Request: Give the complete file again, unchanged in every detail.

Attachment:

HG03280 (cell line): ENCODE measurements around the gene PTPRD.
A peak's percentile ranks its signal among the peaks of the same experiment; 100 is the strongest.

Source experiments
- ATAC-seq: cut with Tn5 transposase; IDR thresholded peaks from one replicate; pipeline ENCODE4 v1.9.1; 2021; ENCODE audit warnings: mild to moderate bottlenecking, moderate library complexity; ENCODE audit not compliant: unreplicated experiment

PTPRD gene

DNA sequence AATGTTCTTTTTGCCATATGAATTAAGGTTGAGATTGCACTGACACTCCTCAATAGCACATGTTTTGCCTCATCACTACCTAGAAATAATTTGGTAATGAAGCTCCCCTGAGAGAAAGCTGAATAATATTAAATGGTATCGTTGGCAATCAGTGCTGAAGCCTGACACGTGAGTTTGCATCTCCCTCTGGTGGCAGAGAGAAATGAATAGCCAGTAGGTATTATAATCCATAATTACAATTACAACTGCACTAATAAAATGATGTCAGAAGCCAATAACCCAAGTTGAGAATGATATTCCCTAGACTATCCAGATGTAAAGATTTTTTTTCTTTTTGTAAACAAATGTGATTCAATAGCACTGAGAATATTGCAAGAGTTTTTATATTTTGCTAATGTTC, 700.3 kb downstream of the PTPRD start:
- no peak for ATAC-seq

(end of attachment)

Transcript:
HG03280 (cell line): ENCODE measurements around the gene PTPRD.
A peak's percentile ranks its signal among the peaks of the same experiment; 100 is the strongest.

Source experiments
- ATAC-seq: cut with Tn5 transposase; IDR thresholded peaks from one replicate; pipeline ENCODE4 v1.9.1; 2021; ENCODE audit warnings: mild to moderate bottlenecking, moderate library complexity; ENCODE audit not compliant: unreplicated experiment

PTPRD gene

DNA sequence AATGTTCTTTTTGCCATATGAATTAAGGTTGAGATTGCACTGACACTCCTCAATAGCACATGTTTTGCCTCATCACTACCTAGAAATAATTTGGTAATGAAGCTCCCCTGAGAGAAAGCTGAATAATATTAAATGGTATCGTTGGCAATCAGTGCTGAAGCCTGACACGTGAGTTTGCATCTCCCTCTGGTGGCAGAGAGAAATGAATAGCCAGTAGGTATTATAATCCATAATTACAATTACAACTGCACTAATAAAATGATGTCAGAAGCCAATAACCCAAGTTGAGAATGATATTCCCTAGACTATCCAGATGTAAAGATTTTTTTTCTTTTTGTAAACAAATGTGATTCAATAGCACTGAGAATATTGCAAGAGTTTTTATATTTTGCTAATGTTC, 700.3 kb downstream of the PTPRD start:
- no peak for ATAC-seq